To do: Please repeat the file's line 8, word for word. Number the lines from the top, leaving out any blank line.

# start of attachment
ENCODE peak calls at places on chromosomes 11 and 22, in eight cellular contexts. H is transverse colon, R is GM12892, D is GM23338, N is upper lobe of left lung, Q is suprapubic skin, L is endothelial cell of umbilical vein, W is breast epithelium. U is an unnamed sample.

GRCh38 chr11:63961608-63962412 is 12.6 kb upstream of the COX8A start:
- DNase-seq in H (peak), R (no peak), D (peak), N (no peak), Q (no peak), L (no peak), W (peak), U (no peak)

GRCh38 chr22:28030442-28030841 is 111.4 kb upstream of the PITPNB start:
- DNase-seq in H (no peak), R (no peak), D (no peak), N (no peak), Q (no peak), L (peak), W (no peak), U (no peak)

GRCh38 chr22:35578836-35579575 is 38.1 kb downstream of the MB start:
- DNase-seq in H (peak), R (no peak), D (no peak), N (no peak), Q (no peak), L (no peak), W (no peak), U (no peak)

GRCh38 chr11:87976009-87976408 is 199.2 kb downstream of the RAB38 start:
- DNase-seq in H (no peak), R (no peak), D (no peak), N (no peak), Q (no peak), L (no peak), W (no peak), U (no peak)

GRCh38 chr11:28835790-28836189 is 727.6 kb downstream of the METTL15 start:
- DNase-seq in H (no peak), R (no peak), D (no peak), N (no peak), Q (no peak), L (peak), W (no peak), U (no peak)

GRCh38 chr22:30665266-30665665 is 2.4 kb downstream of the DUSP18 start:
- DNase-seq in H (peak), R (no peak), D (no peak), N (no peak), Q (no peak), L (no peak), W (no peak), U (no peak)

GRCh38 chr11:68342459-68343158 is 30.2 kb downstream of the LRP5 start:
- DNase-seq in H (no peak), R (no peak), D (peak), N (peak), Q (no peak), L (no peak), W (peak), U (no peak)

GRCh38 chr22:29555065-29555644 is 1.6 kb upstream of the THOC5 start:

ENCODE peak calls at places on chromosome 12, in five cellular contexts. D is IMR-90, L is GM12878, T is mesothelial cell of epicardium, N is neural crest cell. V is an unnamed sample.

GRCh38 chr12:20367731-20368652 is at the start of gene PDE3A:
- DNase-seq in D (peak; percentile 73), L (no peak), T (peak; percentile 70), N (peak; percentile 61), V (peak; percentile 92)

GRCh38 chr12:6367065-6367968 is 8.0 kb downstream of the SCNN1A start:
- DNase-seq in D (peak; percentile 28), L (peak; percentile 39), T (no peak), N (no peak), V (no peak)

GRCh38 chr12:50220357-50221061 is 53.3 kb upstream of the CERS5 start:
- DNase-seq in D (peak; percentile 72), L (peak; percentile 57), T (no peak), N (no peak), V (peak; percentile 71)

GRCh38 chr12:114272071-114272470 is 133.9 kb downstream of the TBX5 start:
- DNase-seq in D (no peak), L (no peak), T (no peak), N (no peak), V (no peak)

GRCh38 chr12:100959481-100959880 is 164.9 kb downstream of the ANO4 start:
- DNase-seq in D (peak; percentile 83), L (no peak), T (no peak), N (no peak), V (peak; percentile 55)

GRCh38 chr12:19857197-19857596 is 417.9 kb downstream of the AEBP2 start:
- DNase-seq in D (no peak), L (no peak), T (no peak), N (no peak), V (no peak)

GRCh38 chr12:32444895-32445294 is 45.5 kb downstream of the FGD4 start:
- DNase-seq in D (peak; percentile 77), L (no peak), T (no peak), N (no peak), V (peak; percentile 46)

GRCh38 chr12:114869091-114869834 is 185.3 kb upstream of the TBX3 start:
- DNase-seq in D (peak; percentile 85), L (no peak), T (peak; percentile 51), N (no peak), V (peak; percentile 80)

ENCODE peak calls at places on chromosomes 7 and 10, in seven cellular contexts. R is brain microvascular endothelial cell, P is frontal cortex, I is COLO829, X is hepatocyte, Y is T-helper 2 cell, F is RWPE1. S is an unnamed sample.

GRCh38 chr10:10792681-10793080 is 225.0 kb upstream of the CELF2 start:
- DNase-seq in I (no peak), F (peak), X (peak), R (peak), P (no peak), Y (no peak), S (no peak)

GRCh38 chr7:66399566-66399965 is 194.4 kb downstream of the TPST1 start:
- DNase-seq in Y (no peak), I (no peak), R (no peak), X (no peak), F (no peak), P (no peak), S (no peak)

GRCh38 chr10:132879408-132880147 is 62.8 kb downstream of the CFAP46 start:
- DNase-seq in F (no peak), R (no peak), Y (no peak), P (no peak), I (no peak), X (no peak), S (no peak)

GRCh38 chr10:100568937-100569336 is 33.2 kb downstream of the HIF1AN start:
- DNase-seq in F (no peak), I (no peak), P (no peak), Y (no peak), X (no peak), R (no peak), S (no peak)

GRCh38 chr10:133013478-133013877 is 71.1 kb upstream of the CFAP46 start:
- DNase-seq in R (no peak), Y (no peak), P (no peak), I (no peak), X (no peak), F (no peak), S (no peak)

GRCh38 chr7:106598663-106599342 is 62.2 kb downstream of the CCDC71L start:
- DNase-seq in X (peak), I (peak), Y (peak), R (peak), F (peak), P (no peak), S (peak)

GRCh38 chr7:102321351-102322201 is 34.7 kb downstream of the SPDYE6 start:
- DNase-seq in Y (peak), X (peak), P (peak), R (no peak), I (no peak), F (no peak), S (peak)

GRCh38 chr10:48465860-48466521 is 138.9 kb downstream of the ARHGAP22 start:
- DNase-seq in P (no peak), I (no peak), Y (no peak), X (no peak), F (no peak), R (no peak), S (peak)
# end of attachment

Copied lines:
GRCh38 chr11:87976009-87976408 is 199.2 kb downstream of the RAB38 start: